git push origin master

iSCSI initiator with VirtualBox and Synology NAS

This is a short description of how to configure an iSCSI initiator in VirtualBox using a Synology NAS.

Synology iSCSI initiator and VirtualBox

This approach is ideal for Synology users who want to use their NAS as a remote storage for VM images. Instead of wasting local disk space one can easily create an iSCSI LUN Target in Synology’s control panel and access it through a local Virtual Box instance. Also, the iSCSI protocol perfectly fits in as a fast communication alternative when accessing the NAS through wireless lan.


I used the following setup for testing:

  • Synology NAS DS-415+
  • VirtualBox 4.3.26
  • Guest OS: Ubuntu 12.10 Desktop i386
  • Host OS: Mac OS X


There are a few things necessary up-front before we can start. Not all of them will explicitly be explained in this post, but additional links will be added where necessary.

Create an iSCSI LUN target in your Synology admin panel

For details, see Use iSCSI Target service on Sinology NAS. In short, just do the following:

  • go to Storage Manger > select iSCSI Lun > click create
  • select iSCSI LUN (Regular Files) (this ist the only LUN type available when you only have a single storage volume)
  • next, provide a descriptive name for the iSCSI LUN. In my case I named it after the os this LUN will be hosting: ubuntu-12.10-desktop-i386
  • set the size for the LUN slice you want to create
  • within the next step provide a name for the related iSCSI LUN Target which will later be referenced by the Virtual Box VM. In my case I set it to: TARGET-ubuntu-12.10-desktop-i386. Note, that you will connect your VM through the IQN name later
  • all other options are explicitly explained within the documentation mentioned above
  • that’s all about the Synology setup. The next step will explain how to configure the virtual machine

Create a new Virtual Machine in VirtualBox

The final step consists of the VM setup. It is assumed that the process of setting up a virtual machine with VirtualBox is well known, otherwise visit Virtual Box – First Steps

Since we want to attach the iSCSI target we created before on our Synology NAS we need to explicitly tell Virtual Box (during the process of the vm setup) that we don’t want to add a local hard drive yet. After completing the VM setup we would have to add the iSCSI target manually.

Follow these steps when setting up the VM:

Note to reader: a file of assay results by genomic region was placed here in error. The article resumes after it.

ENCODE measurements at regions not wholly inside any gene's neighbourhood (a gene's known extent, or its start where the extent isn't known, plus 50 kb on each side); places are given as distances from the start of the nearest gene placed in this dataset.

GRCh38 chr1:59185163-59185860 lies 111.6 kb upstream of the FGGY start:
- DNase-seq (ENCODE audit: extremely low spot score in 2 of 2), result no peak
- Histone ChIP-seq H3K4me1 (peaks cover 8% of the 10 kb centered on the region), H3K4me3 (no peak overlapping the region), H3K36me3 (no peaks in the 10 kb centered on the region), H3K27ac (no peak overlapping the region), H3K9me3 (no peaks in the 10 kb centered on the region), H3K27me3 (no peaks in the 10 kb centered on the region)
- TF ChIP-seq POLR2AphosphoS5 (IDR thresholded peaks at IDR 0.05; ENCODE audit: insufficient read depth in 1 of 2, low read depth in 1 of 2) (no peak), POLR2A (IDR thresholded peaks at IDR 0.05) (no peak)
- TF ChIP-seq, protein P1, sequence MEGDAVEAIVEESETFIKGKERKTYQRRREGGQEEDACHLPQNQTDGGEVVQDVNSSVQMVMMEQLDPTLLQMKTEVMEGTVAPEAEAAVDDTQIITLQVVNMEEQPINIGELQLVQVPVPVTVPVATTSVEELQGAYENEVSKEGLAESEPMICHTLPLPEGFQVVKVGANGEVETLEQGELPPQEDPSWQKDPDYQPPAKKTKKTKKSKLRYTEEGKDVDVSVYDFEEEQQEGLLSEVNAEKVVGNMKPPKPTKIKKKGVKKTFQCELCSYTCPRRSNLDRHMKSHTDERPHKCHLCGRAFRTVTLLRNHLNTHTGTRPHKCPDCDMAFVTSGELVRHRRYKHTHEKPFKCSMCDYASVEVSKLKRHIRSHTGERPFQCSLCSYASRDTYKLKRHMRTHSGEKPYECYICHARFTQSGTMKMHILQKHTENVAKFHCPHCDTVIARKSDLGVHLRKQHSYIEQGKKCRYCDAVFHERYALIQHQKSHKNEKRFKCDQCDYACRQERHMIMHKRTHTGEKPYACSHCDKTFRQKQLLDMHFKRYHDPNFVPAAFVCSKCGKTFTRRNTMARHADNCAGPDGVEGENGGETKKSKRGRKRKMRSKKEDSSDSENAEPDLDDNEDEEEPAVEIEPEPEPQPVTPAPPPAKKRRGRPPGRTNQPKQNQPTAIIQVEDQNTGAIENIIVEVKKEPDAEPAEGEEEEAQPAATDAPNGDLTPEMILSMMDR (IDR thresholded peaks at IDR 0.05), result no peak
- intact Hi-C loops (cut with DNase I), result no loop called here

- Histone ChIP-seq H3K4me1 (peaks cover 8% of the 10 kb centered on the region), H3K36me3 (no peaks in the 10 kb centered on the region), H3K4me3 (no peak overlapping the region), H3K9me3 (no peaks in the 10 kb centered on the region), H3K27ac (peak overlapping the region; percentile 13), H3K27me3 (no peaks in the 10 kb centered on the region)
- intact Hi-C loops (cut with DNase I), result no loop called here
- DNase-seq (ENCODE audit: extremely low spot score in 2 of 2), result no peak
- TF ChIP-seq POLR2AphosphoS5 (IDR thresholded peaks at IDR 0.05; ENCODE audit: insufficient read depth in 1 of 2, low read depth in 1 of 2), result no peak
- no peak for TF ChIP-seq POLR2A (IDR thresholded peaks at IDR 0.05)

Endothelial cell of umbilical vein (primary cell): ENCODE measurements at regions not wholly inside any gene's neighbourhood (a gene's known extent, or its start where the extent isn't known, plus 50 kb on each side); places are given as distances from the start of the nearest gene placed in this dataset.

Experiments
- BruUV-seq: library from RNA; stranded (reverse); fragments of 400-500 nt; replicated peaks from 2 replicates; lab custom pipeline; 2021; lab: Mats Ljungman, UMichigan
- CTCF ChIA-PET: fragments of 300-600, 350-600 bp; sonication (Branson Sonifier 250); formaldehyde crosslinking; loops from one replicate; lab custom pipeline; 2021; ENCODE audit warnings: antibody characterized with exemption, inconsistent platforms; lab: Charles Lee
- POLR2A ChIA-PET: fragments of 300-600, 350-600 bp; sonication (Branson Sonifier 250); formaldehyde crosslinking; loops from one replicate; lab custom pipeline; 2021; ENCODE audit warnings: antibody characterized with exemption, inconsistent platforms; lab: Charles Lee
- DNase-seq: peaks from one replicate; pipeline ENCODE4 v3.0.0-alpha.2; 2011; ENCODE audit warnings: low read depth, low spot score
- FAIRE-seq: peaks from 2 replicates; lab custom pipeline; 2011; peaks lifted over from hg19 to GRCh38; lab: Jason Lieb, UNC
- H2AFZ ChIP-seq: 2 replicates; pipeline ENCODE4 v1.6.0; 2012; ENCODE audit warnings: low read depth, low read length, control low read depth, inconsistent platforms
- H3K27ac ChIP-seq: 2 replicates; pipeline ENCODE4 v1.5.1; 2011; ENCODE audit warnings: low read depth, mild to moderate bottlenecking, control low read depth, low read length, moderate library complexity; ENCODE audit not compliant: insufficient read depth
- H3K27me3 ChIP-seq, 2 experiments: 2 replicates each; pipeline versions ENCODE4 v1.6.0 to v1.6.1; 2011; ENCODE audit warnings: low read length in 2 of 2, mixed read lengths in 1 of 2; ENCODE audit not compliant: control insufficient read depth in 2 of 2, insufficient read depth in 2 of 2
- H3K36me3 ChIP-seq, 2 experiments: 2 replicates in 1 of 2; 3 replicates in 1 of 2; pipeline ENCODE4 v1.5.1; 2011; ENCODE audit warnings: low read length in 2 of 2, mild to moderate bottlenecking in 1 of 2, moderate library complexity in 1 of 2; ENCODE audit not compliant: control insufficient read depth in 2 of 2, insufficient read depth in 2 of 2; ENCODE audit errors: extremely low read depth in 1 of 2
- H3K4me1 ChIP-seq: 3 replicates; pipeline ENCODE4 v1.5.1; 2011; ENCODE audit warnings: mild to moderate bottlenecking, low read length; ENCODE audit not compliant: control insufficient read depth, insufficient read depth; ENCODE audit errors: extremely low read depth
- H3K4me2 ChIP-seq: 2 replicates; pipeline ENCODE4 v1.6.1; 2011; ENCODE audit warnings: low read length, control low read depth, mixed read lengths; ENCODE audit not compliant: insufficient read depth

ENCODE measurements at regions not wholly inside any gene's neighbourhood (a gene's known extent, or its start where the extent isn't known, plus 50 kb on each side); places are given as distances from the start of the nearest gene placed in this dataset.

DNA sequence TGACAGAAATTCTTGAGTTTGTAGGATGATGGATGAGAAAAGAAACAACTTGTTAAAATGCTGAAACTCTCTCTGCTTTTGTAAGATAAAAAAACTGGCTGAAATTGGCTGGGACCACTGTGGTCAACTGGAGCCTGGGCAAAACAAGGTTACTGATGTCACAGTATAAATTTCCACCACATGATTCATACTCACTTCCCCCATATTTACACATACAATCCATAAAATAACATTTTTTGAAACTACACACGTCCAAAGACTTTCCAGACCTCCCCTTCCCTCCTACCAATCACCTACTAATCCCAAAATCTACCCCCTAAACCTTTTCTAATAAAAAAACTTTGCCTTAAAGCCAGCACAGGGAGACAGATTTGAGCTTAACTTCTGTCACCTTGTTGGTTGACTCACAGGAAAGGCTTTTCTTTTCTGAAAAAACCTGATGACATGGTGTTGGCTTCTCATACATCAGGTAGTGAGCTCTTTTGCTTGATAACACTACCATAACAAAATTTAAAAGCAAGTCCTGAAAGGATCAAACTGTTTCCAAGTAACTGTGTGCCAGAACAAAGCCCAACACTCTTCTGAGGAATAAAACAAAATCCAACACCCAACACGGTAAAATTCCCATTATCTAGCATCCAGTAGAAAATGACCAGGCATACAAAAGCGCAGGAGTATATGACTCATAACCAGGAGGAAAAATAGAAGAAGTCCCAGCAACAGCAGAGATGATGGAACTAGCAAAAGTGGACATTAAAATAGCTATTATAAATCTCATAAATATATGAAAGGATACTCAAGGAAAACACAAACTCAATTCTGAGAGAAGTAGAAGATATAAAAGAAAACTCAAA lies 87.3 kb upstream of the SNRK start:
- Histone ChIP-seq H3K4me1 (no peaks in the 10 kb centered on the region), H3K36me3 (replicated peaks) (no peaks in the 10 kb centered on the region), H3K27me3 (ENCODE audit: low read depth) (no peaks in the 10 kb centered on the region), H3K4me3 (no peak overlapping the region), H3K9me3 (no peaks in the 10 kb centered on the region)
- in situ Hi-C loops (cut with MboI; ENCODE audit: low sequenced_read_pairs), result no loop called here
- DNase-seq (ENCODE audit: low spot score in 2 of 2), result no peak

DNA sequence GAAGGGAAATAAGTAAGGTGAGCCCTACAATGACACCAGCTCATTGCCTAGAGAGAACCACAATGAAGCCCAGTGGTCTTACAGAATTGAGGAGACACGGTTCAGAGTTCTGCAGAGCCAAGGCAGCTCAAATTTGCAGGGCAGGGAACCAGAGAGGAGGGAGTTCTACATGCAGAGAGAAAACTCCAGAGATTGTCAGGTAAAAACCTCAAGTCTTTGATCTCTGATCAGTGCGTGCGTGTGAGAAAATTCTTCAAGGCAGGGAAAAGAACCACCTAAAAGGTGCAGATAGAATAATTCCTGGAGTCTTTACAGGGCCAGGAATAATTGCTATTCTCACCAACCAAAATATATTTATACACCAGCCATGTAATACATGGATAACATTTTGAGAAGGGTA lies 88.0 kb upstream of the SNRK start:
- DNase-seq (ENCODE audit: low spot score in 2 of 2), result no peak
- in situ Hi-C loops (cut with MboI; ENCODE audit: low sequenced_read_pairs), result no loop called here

• create a new VM by choosing a name (which you have to refer to later on), the guest operating system and its version
  • choose the appropriate memory size
  • when you’re stated to select a hard drive choose “no hard drive” and click create. Ignore the following warning from VirtualBox telling you that you cannot run a VM without a properly set up hard disk
  • now the VM has been created and we have to tell VirtualBox to attach our iSCSI LUN Target to the VM’s hard disk controller. Since this is not possible through the VirtualBox UI we have to use the built in command VBoxManage which is shipped with VirtualBox.
  • Open a new terminal on your Mac/Linux OS and type in the following command (on Windows systems first open a command line and navigate to the VirtualBox installation directory) :
  storageattach <VBox VM Name> 
  --storagectl  <VBox Storage Controller Name> 
  --port 0 
  --device 0 
  --type hdd 
  --medium iscsi 
  --server <Synology NAS IP address> 
  --target <IQN Name of iSCSI LUN Target> 
  --tport 3260
  • replace the following expressions with your concrete settings:
    • VBox VM Name: the name of your newly created VM
    • VBox Storage Controller Name: lookup the name of the SATA storage controller in your VM’s mass storage settings
    • Synology NAS IP address: the internal ip address of your Synology NAS
    • IQN Name of iSCSI LUN Target: the exact name of the IQN identifier generated for the Synology iSCSI LUN Target (Storage Manger > select iSCSI Lun Target)
    • you can see an example for my concrete setup below
  storageattach "ubuntu-12.10-desktop-i386"
  --storagectl  "SATA" 
  --port 0 
  --device 0 
  --type hdd 
  --medium iscsi 
  --target "iqn.2000-01.com.synology:diskstation.Target-1.45" 
  --tport 3260
  • for detailed explanations on additional options of the VBoxManage command and the meanings of the options provided above have a look at VBoxManage
  • now run the newly created VM and enjoy!